Control of sunflower moth larvae and damage to sunflower seeds
AuthorElmer C. Carlson
Author AffiliationsElmer C. Carlson is Specialist, Department of Entomology, University of California, Davis.
Hilgardia 22(7):6-8. DOI:10.3733/ca.v022n07p6. July 1968.
Investigations on the control of the sunflower moth, Homoeosoma electellum (Hulst), conducted over several seasons indicated that certain insecticides can satisfactorily reduce sunflower head and seed damage when multiple applications are properly timed. Of the commercially available materials tested, endosulfan and diazinon afforded the most efficient control. Treatments must begin at onset of bloom, and three applications at intervals of 5 to 7 days gave optimum results. Two applications were the minimum required, but three were generally needed because of the fast head growth, quick flowering, and concentrated egg deposition during this period. The biological agent Bacillus thuringiensis, was found unsatisfactory for control. Only GS 13005 (of several new experimental chemicals tested) gave outstanding control. One larva could severely damage nine or more seeds, and moderate to severe infestations of 12 to 24 larvae per head caused serious seed loss. Pesticide control was usually necessary, but the actual amount of damage varied from season to season.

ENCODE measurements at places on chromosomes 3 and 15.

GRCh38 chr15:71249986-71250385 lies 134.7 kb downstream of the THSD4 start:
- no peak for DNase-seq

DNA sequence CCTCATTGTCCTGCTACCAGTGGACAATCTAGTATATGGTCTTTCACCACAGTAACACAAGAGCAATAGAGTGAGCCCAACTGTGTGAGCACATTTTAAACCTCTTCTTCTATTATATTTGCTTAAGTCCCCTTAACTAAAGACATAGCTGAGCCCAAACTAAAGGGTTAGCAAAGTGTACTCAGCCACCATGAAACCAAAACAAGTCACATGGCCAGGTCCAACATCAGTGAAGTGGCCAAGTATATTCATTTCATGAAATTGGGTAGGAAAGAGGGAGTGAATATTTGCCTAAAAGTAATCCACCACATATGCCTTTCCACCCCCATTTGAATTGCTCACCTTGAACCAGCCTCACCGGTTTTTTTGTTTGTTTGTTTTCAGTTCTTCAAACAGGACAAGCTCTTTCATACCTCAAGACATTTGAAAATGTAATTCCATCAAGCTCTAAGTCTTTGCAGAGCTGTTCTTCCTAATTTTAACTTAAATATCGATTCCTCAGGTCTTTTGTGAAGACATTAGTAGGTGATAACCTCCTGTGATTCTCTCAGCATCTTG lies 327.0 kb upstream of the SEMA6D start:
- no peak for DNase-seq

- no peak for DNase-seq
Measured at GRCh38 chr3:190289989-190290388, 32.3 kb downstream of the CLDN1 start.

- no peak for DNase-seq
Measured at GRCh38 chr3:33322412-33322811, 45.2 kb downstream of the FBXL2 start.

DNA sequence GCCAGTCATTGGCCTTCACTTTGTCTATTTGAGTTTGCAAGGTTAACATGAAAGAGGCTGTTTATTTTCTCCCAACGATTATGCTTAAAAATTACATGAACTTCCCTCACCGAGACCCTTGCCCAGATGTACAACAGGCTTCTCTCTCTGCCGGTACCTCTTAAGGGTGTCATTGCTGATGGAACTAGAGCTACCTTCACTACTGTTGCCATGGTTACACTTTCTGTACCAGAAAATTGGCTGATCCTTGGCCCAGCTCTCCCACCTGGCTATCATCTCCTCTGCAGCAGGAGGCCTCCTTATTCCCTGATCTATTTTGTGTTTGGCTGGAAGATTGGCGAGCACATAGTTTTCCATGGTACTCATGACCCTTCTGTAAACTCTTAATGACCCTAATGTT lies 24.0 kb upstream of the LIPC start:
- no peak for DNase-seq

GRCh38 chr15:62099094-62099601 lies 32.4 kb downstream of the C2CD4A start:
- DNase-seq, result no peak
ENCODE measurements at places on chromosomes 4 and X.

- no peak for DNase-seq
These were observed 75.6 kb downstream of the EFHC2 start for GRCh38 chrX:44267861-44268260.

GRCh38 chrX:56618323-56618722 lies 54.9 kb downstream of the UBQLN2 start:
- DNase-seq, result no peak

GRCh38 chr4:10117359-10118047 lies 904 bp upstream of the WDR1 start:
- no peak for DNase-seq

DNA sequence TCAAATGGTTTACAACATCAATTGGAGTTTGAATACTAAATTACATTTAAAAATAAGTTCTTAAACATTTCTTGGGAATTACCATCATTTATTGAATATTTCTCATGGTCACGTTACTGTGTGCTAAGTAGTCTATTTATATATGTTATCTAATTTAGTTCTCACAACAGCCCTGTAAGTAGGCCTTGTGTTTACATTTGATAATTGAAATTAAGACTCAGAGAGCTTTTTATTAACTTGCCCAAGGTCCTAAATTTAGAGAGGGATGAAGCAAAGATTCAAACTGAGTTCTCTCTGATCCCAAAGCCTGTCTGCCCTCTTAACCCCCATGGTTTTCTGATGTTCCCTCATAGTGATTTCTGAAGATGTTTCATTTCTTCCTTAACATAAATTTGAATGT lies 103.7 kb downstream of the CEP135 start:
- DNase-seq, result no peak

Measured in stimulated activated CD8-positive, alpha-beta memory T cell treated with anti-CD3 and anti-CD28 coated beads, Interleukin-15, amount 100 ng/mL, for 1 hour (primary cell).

Also in this issue:Supplemental feeding of honey bees
Sugar beet yield variation with soil type in Solano County
The rural community and OEO-financed housing for families of migrant farm workers
Response of six barley varieties to selected cultural practices
Soluble salts in drainage waters and soils of recent citrus plantings in southern California
Chemical induction of fruit abscission in olives
A guide to the spider mites of cotton